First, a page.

The Key question is whether Adam has any contractual rights against Charles or Barbara. The following will address the business interactions between Adam and Barbara and Adam and Charles to establish whether the parties had any obligations to uphold, or whether they were contractually bound at any point in their communications.
The key issues regarding Adam's dealings with Barbara include whether all the essential requirements of a contract were satisfied (namely: offer, acceptance, consideration and intention), whether Barbara's announcement over the radio was sufficient for the revocation of her offer, and whether Barbara was bound to hold the apples until 30 October 1999 as Adam requested.
The rule established in Hughes Aircraft Systems International v Airservices Australia1 is that if a party accepts a tender by replying, unless it is specified in a clause, they are not contractually bound until the person who requested the tenders formally accepts their offer. Adam's first contact with Barbara on 25 October 1999 appeared to be in the form of a tender. It was not a direct offer to buy, as despite saying "I agree to buy…", no price or consideration existed at this point. Adam merely stated the quantity of apples he wanted, and asked Barbara to "advise her terms of sale". This request for tenders was an invitation to treat. Adam was not bound to accept the offer Barbara then submitted of $1000 per tonne delivery within 14 days2. If he did accept the offer, he and Barbara would have been bound, and the contract would have been complete and therefore, now enforceable. However, Adam did not accept her offer, as he told her he would prefer $1000 per tonne delivery within 7 days. Therefore, at this point, Barbara had made an offer, but Adam had not yet rejected it or given his acceptance.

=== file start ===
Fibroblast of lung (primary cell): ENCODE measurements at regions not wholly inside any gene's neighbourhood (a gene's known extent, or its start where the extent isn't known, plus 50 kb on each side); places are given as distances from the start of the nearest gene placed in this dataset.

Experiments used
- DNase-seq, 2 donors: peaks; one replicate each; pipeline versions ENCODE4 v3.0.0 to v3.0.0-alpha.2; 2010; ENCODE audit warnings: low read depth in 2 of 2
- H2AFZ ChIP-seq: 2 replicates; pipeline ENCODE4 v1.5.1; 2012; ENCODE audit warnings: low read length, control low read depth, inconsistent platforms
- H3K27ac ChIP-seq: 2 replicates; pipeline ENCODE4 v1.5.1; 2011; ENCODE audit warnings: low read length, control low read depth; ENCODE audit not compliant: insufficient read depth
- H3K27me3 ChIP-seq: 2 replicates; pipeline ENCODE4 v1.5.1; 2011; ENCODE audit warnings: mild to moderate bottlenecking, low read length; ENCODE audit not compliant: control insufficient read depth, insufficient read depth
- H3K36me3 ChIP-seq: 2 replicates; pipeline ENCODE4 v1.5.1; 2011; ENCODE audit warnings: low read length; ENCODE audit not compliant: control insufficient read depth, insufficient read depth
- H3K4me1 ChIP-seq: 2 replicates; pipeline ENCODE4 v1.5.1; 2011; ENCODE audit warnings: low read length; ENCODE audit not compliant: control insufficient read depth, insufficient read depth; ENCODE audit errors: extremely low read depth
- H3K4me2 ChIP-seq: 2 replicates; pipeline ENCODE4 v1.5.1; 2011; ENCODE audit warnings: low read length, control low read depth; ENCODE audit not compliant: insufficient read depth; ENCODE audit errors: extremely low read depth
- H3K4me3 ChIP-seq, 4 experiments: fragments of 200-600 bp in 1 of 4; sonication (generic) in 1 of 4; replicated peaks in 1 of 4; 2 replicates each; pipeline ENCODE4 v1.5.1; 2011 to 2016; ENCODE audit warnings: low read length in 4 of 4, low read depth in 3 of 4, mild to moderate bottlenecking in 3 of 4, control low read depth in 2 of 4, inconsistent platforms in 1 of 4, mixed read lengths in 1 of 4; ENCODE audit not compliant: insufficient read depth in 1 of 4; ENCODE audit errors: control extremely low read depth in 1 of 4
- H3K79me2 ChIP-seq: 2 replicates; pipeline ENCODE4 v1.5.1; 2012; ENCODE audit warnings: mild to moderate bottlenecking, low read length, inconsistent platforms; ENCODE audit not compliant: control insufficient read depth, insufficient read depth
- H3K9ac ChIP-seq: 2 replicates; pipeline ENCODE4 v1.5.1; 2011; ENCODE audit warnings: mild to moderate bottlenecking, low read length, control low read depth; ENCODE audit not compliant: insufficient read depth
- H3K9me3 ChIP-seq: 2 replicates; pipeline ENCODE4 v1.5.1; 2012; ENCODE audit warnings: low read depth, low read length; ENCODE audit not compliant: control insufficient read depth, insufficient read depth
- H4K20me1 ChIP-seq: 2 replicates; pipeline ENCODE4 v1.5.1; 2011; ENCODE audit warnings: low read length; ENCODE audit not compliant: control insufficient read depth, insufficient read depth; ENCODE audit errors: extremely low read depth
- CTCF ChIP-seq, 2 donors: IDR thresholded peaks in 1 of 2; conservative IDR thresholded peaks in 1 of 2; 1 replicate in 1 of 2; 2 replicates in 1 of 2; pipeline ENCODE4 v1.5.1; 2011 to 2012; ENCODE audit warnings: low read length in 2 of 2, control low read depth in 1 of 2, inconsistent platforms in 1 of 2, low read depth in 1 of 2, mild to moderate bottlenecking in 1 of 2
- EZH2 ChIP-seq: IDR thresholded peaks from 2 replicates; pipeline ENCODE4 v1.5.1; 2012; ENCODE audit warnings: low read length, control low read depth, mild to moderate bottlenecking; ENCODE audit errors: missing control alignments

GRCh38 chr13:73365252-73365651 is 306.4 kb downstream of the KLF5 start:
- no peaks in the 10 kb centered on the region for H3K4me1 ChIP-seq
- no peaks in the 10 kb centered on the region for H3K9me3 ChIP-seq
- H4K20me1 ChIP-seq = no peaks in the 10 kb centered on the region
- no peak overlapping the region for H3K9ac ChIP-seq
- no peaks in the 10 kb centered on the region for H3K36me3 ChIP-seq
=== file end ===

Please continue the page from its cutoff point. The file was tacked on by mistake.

The question that arises now is whether Barbara's radio announcement on 27 October indicating she had sold all of her stock was sufficient revocation of her offer, or was Adam free to accept it. The rule established in Dickinson v Dodds3 provides that once the revocation of an offer has been communicated to the offeree, the offeree can no longer accept the offeror's offer. This case also established that revocation does not have to be formally or explicitly communicated, nor does it have to be communicated personally by the offeror to the offeree. On the one hand, Adam may not have realised that Barbara's comment meant that she had also sold the stock she promised to hold for him, and so when he accepted, he honestly believed that the offer was still open. It was possible for Adam to not have even heard the announcement since it was not specifically for him, and so his acceptance would have been binding since Barbara did not communicate to him her revocation. On the other hand however, in Dickinson v Dodds, Dickinson heard of the sale of Dodd's property by a third party, and so there was no guarantee of Dickinson hearing of the revocation of the offer either, and yet the court found this sufficient. In relation to the rules established in Dickinson v Dodds, it is more likely that the reasonable person would interpret Barbara's announcement as an implicit revocation of her offer to sell. Barbara did in fact sufficiently withdraw her offer by saying that she had no stock left, even though it was not communicated formally or directly to Adam. Therefore, it would be reasonable to find that Barbara was free to withdraw her offer at any time, and so, once Adam knew of her revocation he could not then accept the offer.